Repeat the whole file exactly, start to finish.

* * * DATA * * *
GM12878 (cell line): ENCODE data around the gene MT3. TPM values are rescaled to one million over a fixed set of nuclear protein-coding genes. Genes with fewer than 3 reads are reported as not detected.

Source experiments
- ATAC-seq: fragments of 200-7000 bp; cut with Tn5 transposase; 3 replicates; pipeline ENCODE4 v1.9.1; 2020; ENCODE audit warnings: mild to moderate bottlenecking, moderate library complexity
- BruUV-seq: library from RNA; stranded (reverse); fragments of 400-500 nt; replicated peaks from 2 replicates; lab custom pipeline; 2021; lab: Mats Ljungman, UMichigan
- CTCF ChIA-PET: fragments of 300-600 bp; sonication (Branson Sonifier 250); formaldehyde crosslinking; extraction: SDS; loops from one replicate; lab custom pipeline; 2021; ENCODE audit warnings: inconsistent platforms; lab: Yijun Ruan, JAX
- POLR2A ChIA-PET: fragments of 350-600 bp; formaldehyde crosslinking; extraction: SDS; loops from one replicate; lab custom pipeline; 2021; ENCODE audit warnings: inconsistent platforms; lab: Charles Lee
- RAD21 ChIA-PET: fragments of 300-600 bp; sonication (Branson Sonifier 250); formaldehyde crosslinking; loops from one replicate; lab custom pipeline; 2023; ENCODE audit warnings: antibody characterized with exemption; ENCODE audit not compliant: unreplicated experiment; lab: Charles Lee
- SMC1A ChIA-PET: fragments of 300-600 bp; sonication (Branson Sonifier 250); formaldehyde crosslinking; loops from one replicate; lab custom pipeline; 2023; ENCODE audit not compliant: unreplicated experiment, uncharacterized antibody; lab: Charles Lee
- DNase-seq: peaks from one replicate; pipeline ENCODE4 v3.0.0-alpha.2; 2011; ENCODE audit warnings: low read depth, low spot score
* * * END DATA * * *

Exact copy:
GM12878 (cell line): ENCODE data around the gene MT3. TPM values are rescaled to one million over a fixed set of nuclear protein-coding genes. Genes with fewer than 3 reads are reported as not detected.

Source experiments
- ATAC-seq: fragments of 200-7000 bp; cut with Tn5 transposase; 3 replicates; pipeline ENCODE4 v1.9.1; 2020; ENCODE audit warnings: mild to moderate bottlenecking, moderate library complexity
- BruUV-seq: library from RNA; stranded (reverse); fragments of 400-500 nt; replicated peaks from 2 replicates; lab custom pipeline; 2021; lab: Mats Ljungman, UMichigan
- CTCF ChIA-PET: fragments of 300-600 bp; sonication (Branson Sonifier 250); formaldehyde crosslinking; extraction: SDS; loops from one replicate; lab custom pipeline; 2021; ENCODE audit warnings: inconsistent platforms; lab: Yijun Ruan, JAX
- POLR2A ChIA-PET: fragments of 350-600 bp; formaldehyde crosslinking; extraction: SDS; loops from one replicate; lab custom pipeline; 2021; ENCODE audit warnings: inconsistent platforms; lab: Charles Lee
- RAD21 ChIA-PET: fragments of 300-600 bp; sonication (Branson Sonifier 250); formaldehyde crosslinking; loops from one replicate; lab custom pipeline; 2023; ENCODE audit warnings: antibody characterized with exemption; ENCODE audit not compliant: unreplicated experiment; lab: Charles Lee
- SMC1A ChIA-PET: fragments of 300-600 bp; sonication (Branson Sonifier 250); formaldehyde crosslinking; loops from one replicate; lab custom pipeline; 2023; ENCODE audit not compliant: unreplicated experiment, uncharacterized antibody; lab: Charles Lee
- DNase-seq: peaks from one replicate; pipeline ENCODE4 v3.0.0-alpha.2; 2011; ENCODE audit warnings: low read depth, low spot score